Is High Yield Credit Over-Extended?

Tyler Durden's picture

"Reach for yield" is a phrase that never gets old, does it? Whether it's the "why hold Treasuries when a stock has a great dividend?" or "if this bond yields 3% then why not grab the 7% yield bond - it's a bond, right?" argument, we constantly struggle with the 100% focus on return (yield not capital appreciation) and almost complete lack of comprehension of risk - loss of capital (or why the yield/risk premium is high). Arguing over high-yield valuations is at once a focus on idiosyncrasies (covenants, cash-flow, etc.), and technicals (flow-based demand and supply), as well as systemic and macro cycles, which play an increasingly critical part. Up until very recently, high yield bonds (based on our framework) offered considerably more upside (if you had a bullish bias) than stocks and indeed they outperformed (with HYG - the high-yield bond ETF - apparently soaking up more and more of that demand and outperformance as its shares outstanding surged). With stocks and high-yield credit now 'close' to each other in value, we note Barclay's excellent note today on both the seasonals (December/January are always big months for high yield excess return) and the low-rate, low-yield implications (negative convexity challenges) the asset-class faces going forward. The high-beta (asymmetric) nature of high-yield credit to systemic macro shocks, combined with the seasonality-downdraft and callability-drag suggests if you need to reach for yield then there will better entry points later in the year (for the surviving credits).

 

Compare the flow of shares outstanding (black line) as increasing demand for yield drove investors into the high-yield ETF. However, unlike what one might expect (demand-based price action), prices have not risen significantly in the last few months (as demand for creation of shares has blown up). The rally in HYG over the last week or two is notable though as the December/January seasonals come into play.

The seasonals in high-yield credit are astounding as Barclays points out and with so many now watching credit markets for signs of stress, the seasonal front-running and implicit flow has likely reflexively led and confirmed the risk-on rally. That seasonal strength is about to end.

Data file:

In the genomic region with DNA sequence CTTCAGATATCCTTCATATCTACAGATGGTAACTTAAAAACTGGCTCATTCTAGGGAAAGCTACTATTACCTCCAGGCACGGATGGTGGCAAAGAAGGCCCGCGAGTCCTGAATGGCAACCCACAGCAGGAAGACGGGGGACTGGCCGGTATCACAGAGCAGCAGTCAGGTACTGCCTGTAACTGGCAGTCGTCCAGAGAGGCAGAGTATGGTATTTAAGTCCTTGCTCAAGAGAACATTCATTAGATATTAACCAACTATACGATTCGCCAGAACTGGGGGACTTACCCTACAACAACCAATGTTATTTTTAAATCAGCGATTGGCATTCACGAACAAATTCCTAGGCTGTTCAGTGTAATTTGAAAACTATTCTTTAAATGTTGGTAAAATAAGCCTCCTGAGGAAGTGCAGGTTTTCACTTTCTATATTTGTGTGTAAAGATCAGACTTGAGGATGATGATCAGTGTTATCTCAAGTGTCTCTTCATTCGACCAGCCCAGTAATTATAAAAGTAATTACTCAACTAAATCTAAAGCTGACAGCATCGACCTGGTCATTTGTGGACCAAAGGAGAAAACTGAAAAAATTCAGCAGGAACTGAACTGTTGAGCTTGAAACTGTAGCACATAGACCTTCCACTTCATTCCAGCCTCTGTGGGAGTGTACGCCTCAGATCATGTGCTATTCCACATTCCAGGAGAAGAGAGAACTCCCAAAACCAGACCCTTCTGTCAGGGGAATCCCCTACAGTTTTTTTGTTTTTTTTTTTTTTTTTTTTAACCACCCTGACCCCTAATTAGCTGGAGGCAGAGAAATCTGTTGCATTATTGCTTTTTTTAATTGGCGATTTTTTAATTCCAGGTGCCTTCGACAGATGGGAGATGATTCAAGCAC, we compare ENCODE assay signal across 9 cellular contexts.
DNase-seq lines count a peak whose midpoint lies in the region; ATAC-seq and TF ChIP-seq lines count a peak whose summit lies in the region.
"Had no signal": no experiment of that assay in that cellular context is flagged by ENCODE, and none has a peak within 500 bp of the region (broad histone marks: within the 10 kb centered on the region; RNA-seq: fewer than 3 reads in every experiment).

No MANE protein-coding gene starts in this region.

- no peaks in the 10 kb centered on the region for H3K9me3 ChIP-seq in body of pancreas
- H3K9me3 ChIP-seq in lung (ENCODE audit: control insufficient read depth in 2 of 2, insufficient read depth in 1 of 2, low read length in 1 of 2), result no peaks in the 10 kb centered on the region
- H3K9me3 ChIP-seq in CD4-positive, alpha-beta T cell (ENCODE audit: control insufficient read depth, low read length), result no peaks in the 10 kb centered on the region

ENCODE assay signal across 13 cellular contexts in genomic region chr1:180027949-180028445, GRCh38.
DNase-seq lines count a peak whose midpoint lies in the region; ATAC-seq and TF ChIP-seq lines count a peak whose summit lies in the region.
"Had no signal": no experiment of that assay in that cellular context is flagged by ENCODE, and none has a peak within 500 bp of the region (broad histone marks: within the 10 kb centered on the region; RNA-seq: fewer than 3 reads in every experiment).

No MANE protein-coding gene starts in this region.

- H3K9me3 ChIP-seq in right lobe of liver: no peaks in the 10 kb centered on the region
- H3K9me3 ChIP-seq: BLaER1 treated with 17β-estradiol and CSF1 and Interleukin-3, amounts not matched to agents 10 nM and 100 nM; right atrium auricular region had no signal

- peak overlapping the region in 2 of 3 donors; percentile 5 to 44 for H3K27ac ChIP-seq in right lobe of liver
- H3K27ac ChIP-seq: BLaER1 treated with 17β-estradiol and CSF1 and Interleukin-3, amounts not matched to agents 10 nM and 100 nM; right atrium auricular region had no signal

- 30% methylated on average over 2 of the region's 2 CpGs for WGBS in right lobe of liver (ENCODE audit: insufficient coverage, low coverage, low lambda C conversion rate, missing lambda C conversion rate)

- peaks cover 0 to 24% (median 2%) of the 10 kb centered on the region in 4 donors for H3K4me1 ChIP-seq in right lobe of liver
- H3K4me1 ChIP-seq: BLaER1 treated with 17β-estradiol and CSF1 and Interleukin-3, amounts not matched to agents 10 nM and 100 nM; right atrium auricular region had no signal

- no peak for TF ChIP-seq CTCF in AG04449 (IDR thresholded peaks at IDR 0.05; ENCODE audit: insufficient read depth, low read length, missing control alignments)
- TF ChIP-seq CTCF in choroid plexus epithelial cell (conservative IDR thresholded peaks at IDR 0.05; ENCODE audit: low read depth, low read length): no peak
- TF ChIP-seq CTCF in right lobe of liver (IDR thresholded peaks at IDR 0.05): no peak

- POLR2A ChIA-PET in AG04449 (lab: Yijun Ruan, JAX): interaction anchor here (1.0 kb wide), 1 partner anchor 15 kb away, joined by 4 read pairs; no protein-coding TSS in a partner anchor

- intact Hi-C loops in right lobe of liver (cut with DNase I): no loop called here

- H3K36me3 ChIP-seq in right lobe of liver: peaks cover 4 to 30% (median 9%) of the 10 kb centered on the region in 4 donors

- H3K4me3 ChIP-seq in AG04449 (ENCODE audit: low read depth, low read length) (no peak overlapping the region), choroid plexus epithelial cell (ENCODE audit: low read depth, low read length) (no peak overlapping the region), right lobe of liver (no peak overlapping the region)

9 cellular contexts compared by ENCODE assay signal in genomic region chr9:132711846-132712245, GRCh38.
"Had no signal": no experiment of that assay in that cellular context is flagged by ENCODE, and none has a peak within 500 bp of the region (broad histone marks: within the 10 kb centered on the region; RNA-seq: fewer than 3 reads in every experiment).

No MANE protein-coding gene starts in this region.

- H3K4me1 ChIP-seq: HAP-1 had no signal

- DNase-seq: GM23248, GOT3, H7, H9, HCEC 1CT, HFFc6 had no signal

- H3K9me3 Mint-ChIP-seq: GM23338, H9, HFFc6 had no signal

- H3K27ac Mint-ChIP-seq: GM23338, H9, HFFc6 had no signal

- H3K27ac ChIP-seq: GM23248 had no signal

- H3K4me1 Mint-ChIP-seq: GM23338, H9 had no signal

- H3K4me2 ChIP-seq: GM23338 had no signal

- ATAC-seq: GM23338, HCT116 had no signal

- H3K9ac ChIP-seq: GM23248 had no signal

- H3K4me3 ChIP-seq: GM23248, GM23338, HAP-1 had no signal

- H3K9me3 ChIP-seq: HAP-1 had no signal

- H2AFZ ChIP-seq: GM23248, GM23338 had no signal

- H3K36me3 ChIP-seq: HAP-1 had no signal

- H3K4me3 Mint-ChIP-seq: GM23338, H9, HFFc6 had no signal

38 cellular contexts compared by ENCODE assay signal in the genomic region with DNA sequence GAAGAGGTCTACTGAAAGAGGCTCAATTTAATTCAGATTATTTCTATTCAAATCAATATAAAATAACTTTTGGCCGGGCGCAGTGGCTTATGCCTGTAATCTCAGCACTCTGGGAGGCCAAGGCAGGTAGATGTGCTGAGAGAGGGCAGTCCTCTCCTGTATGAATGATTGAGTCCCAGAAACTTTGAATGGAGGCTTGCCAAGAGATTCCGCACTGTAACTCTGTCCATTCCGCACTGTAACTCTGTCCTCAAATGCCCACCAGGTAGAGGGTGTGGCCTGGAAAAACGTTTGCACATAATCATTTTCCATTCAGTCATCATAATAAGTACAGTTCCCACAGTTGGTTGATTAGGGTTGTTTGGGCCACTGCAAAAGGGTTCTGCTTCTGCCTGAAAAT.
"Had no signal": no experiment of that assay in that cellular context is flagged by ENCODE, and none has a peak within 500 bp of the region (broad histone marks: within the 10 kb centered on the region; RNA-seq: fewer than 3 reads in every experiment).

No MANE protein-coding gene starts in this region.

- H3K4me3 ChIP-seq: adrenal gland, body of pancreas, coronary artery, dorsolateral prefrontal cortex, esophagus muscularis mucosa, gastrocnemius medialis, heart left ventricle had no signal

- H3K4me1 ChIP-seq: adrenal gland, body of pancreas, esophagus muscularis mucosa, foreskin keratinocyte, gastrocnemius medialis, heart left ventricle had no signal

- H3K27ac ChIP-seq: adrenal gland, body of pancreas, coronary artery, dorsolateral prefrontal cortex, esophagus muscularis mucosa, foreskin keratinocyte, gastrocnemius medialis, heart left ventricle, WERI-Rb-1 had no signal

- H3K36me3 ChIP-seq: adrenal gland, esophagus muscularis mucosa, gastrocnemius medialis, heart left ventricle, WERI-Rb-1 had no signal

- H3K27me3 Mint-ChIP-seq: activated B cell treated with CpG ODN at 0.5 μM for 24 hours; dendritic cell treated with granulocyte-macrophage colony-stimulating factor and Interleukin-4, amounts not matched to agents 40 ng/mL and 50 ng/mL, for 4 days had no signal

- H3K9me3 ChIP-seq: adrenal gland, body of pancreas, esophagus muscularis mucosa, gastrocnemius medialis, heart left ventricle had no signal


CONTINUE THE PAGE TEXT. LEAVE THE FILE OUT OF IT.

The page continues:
With interest rates so low, and spreads compressing, high-yield bond all-in yields have compressed significantly leaving more than 30% of Barclays HY Index trading above their next Call Price. This means that high yield credit is increasingly prone to negative convexity concerns. In English this means that as yields fall (and prices rise) on high yield bonds (which often have a call option embedded to enable the borrower to repurchase the debt - and perhaps refi at the new lower rate), then it becomes increasingly likely that the firm would exercise the call and buy back the debt. This impact is called negative convexity as it causes the price of the bond to stabilize instead of following up the 'normal' convexity curve (so will underperform).

 

The point is that the higher the price of high-yield bonds get, the more of a negative impact of this callability and the less attractive the bonds become. The chart above shows that we are already above the levels of the peak in 2007 and are rapidly heading to the peaks in 2011 especially as the Fed flattens the curve out to 5-7Y (where most HY debt is maturing before this).

If the demand for HYG shares could not pump up prices, and seasonals are abating, and negative convexity concerns are increasing, and relative valuation with stocks is not compelling, perhaps the asymmetric nature of high-yield bond returns will be too much for even the 'reachers' to bear as we face a series of known and unknown unknowns in the coming months that will more than less impact credit markets (liquidity and all) first.

Chart: Bloomberg